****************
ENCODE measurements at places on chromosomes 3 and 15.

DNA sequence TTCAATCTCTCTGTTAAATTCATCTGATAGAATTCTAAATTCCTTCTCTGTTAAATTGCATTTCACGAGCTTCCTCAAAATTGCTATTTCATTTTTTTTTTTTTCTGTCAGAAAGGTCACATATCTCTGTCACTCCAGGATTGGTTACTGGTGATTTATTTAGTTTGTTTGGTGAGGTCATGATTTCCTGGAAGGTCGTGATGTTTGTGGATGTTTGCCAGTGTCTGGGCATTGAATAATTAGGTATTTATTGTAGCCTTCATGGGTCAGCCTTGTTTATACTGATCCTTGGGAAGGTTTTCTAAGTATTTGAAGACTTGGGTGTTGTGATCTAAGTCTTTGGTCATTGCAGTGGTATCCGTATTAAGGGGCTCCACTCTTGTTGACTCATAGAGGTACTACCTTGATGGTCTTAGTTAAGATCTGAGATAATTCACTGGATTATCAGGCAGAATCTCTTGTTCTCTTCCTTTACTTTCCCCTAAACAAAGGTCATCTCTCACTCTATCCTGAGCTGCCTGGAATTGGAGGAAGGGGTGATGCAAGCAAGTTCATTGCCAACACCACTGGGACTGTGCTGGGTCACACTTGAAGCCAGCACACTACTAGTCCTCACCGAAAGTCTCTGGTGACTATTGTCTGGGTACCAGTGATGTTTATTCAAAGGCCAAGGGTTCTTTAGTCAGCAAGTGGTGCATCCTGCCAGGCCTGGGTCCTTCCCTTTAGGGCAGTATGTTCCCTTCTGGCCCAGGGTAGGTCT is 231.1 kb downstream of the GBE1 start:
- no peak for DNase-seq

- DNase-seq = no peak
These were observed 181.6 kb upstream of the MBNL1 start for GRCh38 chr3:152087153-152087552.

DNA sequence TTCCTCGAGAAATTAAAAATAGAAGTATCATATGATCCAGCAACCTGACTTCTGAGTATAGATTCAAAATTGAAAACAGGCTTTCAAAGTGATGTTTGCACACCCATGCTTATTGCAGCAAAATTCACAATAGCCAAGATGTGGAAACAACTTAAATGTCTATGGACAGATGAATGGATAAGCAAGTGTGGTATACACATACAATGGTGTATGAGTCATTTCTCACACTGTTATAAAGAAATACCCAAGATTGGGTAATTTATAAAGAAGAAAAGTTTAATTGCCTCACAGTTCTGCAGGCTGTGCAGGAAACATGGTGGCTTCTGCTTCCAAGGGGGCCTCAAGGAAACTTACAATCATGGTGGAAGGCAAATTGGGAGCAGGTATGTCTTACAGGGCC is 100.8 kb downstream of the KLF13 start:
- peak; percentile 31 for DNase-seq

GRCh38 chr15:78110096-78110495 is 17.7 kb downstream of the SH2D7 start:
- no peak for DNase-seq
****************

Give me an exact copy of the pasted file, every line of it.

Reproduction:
ENCODE measurements at places on chromosomes 3 and 15.

DNA sequence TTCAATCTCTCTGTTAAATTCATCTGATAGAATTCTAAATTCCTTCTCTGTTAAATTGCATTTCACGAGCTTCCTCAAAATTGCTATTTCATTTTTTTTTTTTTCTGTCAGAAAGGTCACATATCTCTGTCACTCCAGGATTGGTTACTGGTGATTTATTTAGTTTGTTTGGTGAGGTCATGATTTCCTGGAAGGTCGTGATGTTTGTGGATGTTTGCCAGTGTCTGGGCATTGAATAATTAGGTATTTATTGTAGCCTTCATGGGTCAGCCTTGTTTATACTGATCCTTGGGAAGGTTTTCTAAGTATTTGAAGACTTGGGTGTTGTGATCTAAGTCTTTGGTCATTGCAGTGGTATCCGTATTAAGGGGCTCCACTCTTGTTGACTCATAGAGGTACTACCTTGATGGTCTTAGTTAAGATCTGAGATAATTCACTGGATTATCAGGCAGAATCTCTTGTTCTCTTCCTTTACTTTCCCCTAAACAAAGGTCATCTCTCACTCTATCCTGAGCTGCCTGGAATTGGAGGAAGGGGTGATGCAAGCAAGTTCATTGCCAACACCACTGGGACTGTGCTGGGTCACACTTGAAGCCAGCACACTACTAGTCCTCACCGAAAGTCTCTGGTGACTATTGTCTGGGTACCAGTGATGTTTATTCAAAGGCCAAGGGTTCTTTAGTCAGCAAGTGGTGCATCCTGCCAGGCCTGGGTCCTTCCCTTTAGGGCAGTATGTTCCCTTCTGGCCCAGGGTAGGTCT is 231.1 kb downstream of the GBE1 start:
- no peak for DNase-seq

- DNase-seq = no peak
These were observed 181.6 kb upstream of the MBNL1 start for GRCh38 chr3:152087153-152087552.

DNA sequence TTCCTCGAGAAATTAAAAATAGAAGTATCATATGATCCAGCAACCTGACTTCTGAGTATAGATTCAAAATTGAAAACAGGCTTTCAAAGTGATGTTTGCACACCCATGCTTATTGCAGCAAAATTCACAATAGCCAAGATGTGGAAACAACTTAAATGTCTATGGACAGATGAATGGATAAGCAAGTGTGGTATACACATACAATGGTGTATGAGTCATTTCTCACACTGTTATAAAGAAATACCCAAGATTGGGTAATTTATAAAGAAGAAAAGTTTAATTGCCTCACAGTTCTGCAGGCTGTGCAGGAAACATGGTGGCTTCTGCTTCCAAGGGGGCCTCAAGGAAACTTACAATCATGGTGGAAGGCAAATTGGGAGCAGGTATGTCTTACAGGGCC is 100.8 kb downstream of the KLF13 start:
- peak; percentile 31 for DNase-seq

GRCh38 chr15:78110096-78110495 is 17.7 kb downstream of the SH2D7 start:
- no peak for DNase-seq